Anne van Kesteren

Selectors API

The last couple of weeks I took some time to draft a Selectors API. Indeed, an API for the Selectors specification. Example of usage:

var x = document.matchAll("div.section > p");
for(i=0; i < x.length; i++){
 // do something with x[i]

You can use namespaces as well by passing an XPathNSResolver object (or Function) as second (optional) argument to document.matchAll. There is also document.match which returns the first Element node encountered in the document (using specific traversal). Both methods take a group of selectors as argument, so the following is possible as well:

var y = document.match("#bar, #foo, #baz");

y contains a reference to Element node first in the document that had one of those ID values. I hope to get it on Recommendation track soonish, the document is pretty stable. The biggest problem is probably document.matchAll(":visited"), but that is already possible more or less anyway.


  1. Regarding the :visited pseudo class, you can already hack a user’s history by using getComputedStyle on a link. Add a bit of Ajax magic and well, you can see where I’m going...

    Posted by Dean Edwards at

  2. Any particular reason for not choosing a name that is more in par with the existing DOM names, e.g. getElementsBySelector?


    Posted by Laurens Holst at

  3. (.match makes me think more of regular expressions, both because XPath uses the term and JavaScript has a similar-named function for strings.)


    Posted by Laurens Holst at

  4. Laurens there's nothing stopping you from prototyping your own, you know. It's hardly a big deal if it's not already there.

    Posted by jbot at

  5. Anne,
    it would be nice if the interface would be implemented by Element
    instead of Document. That is, something like
      var div = document.getElementById('x');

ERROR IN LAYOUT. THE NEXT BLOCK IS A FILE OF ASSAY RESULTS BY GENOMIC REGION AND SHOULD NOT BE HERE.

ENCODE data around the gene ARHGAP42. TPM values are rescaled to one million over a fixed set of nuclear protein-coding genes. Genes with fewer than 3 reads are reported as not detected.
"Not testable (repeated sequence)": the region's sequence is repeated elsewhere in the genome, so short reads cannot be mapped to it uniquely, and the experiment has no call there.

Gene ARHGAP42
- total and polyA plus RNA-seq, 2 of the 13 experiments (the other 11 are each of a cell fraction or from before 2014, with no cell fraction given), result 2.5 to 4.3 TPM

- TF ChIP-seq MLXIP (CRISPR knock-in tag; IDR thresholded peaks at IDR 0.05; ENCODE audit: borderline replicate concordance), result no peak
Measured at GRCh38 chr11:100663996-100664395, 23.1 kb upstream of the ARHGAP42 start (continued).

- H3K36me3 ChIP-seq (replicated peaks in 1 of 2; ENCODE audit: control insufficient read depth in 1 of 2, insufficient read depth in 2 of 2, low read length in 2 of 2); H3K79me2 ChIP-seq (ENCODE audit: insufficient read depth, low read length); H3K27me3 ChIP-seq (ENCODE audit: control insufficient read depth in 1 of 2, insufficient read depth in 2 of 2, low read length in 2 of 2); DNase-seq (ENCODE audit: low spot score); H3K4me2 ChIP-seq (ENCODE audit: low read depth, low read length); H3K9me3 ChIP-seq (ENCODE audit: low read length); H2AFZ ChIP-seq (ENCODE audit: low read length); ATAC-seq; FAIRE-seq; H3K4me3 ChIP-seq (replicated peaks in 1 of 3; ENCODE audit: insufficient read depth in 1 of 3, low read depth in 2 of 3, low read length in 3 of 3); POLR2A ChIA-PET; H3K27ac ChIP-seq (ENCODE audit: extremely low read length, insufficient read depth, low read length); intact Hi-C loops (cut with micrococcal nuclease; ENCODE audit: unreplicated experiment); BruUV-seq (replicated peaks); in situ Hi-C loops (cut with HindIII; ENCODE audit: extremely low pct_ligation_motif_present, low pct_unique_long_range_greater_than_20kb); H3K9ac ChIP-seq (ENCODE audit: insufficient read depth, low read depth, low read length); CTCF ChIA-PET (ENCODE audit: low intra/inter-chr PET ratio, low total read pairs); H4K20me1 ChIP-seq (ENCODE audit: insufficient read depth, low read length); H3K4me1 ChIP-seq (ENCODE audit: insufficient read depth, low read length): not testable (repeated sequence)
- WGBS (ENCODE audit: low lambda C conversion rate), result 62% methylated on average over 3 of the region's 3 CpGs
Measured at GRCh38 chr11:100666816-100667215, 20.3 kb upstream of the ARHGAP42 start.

var list = div.matchAll('something');
    Of course this example could be rewritten to
      document.matchAll('#x something'),
    the point is that you might have a reference to an element
    without an id (say, after an event using and you'd like
    to get some children of that node.
    This is similair to getElementsByTagName, which is also 
    implemented by Element.
    (And I agree that .match is confusing with the String.match 
    method for regexps. I'd prefer something like .select)

    Posted by Salar at

  6. jbot, aren’t we talking about a work-in-progress of an official W3C specification here? I’d say that deserves some careful thinking of sensible and consistent naming, and I’m just giving my 2 eurocents. Of course I know I can prototype everything, but that’s a bit of a cop-out answer, and beside the point.

    Salar, imho it would be nice if it wer both implemented by Element and Document (just like getElementsByTagName). But otoh, that might not make sense from a CSS specification point of view.

    Posted by Laurens Holst at

  7. Why was a StaticNodeList chosen over a normal live NodeList? Are there any specific implementation concerns with the live list? If so, what are they? Or is it because a static list is easier to work with from an authoring perspective, in that it doesn't inadvertently change content when the script modifes the DOM, which can cause problems when you're iterating over the list?